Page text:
Friends, the Grand Ol' Party ain't looking so grand these days. Even John McCain is saying he thinks the GOP needs a makeover. And while I don't work for Style or We, I think I have a few tips.
In a NY Times op-ed today, David Brooks notes:
Republican voters have not heeded their masters in the media. Before long, South Carolina looms as the crucial point of the [2008 Primary] race. The contest is effectively between Romney and McCain. The talk jocks are now in spittle-flecked furor. Day after day, whole programs are dedicated to hurling abuse at McCain and everybody ever associated with him. The jocks are threatening to unleash their angry millions.
Yet the imaginary armies do not materialize. McCain wins the South Carolina primary and goes on to win the nomination. The talk jocks can't even deliver the conservative voters who show up at Republican primaries. They can't even deliver South Carolina!
So what is the theme of our history lesson? It is a story of remarkable volume and utter weakness. It is the story of media mavens who claim to represent a hidden majority but who in fact represent a mere niche - even in the Republican Party. It is a story as old as "The Wizard of Oz," of grand illusions and small men behind the curtain.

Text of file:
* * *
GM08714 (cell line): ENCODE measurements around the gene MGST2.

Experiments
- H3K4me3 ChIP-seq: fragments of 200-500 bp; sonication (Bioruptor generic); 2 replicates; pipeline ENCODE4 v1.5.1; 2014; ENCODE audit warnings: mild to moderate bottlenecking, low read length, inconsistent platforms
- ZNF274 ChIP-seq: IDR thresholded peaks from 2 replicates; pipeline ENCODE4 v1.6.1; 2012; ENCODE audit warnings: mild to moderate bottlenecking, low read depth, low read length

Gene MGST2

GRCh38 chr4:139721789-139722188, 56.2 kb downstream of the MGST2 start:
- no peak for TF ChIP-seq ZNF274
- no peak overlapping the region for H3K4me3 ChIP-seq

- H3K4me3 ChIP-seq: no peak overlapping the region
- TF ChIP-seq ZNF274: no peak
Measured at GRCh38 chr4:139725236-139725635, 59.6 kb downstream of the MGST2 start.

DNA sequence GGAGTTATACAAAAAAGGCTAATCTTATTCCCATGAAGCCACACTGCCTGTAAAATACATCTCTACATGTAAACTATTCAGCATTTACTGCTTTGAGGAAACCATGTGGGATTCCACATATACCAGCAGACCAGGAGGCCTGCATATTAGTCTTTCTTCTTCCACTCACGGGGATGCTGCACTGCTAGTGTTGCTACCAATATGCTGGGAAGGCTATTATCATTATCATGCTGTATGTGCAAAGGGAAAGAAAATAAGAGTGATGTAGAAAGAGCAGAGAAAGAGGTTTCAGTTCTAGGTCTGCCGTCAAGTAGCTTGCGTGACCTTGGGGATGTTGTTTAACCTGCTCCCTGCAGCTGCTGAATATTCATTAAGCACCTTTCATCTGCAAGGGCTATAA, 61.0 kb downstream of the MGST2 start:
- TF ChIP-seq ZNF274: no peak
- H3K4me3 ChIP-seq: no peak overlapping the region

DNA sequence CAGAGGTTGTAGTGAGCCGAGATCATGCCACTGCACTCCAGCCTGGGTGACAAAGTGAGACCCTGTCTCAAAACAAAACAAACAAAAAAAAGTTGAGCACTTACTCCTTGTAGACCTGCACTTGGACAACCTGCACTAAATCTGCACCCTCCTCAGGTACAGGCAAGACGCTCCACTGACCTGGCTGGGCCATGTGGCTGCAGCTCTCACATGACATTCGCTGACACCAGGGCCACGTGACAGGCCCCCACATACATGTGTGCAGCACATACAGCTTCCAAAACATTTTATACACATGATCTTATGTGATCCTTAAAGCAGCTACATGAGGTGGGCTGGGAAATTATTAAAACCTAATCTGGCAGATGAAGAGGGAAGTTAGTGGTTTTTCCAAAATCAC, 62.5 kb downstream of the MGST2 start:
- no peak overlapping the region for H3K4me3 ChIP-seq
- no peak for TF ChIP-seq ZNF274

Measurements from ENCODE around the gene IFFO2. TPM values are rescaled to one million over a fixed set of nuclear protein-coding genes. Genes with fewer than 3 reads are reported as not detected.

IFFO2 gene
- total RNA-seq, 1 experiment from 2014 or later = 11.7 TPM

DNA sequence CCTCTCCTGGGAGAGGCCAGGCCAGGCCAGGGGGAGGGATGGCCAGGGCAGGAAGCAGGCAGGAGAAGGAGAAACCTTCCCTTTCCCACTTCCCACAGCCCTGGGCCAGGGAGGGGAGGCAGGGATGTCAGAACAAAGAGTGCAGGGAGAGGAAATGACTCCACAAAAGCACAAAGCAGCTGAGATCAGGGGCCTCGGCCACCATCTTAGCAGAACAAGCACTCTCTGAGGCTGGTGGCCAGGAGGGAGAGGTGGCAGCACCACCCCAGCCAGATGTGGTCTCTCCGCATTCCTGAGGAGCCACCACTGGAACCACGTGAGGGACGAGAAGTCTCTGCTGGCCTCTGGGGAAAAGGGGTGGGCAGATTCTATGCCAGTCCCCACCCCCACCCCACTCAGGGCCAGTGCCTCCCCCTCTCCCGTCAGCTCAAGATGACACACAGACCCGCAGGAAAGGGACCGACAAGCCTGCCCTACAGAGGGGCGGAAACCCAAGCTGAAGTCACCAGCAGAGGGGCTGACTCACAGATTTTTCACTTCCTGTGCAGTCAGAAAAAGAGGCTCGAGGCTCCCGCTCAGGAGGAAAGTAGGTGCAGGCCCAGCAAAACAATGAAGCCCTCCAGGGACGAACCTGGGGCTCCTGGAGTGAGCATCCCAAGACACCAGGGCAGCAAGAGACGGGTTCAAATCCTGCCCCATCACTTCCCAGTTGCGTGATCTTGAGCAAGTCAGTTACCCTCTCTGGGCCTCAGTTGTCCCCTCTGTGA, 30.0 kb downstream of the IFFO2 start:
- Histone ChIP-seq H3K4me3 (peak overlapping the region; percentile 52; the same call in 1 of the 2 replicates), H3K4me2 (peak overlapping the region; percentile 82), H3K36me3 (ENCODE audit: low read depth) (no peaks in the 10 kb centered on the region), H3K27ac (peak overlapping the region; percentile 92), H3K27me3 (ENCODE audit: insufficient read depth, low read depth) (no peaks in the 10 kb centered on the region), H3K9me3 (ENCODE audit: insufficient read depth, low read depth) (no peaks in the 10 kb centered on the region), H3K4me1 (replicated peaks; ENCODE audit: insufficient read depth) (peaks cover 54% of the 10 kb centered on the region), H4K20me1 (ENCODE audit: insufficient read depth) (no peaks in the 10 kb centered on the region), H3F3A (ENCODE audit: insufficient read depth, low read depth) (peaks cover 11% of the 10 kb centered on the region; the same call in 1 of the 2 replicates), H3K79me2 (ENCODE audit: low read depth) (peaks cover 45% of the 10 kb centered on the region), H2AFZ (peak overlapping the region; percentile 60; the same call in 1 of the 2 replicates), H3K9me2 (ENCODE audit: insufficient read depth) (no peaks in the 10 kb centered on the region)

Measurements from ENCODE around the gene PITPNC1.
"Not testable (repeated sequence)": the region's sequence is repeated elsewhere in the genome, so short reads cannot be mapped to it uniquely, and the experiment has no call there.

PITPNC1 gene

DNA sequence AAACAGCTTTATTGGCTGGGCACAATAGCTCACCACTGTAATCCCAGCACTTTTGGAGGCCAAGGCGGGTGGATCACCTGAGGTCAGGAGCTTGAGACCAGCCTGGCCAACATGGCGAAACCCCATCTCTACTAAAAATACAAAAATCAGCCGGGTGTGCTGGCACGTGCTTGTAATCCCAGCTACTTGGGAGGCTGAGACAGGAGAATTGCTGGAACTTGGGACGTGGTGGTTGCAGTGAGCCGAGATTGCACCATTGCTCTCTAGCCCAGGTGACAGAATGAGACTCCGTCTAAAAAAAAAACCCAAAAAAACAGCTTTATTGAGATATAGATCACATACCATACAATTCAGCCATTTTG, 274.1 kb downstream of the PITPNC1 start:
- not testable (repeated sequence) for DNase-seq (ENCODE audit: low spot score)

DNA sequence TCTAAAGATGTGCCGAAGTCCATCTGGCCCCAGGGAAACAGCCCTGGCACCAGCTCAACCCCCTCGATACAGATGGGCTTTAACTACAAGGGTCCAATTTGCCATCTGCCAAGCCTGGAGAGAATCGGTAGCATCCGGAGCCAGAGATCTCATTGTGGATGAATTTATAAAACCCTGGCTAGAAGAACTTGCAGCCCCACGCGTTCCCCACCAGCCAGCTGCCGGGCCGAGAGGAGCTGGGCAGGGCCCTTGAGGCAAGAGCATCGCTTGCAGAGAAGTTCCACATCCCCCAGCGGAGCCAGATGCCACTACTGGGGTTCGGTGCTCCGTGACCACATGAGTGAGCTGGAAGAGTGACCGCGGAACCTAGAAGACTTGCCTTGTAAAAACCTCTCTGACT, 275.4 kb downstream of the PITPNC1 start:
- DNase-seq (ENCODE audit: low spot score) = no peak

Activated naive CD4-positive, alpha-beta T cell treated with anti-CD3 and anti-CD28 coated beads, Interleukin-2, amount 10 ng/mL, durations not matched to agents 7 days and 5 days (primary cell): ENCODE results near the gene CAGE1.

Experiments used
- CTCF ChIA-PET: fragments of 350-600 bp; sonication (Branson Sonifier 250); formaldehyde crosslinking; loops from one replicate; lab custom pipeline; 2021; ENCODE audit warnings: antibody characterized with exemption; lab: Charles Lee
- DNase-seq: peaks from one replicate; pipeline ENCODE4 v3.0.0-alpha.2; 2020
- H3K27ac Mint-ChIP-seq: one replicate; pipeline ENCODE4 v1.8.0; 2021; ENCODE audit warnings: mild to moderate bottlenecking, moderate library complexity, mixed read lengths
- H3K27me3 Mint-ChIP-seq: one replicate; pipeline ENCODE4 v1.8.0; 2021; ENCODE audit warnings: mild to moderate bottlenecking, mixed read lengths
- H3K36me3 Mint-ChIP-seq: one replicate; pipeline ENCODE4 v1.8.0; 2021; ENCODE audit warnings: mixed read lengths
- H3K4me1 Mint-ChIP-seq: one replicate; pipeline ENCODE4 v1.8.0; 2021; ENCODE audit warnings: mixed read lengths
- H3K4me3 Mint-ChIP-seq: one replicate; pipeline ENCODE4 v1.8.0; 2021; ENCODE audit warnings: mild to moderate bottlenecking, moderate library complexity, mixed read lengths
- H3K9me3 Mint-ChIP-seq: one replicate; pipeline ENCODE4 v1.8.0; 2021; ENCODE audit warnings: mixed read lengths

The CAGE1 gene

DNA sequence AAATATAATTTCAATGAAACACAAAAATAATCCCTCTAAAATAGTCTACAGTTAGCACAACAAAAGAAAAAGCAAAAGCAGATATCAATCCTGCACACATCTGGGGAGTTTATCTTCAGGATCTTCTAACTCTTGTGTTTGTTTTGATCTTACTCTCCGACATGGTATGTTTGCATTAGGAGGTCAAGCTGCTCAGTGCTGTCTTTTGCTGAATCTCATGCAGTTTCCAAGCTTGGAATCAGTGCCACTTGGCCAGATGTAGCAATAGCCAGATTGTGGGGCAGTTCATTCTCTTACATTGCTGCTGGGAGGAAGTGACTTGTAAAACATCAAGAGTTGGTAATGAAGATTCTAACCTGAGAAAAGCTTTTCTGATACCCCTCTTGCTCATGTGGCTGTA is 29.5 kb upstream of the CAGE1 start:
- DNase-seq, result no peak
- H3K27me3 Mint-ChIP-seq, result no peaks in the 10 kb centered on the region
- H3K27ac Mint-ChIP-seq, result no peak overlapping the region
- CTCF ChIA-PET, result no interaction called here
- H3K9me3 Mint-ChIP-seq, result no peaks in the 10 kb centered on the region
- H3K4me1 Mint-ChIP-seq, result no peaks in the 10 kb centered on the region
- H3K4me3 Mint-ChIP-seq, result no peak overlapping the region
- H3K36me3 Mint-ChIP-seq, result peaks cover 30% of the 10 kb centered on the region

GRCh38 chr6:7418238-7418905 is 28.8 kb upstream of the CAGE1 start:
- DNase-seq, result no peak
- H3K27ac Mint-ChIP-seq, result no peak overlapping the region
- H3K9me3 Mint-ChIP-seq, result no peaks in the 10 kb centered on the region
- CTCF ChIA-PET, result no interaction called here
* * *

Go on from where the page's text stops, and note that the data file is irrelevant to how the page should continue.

And much of the problems plaguing the party are based on these illusions of power. But who actually possesses the type of power to create trust and move the people? As Steve Schmidt admits, Sarah Palin does not possess this trait. Neither does Rick Santorum. Nor Michael Steele.
2. Ensure Your Outreach Is Actually Reaching Out
What kind of person is the GOP looking to attract? And who is doing the recruiting? Having met far too many black Republicans who feel the need to make it known (within minutes) that they aren't like other black people and that they are real original thinkers, I have one thing to say to the Republicans: condescension is not a recruitment tactic. THESE PEOPLE ARE NOT HELPING YOU. Get them off the circuit.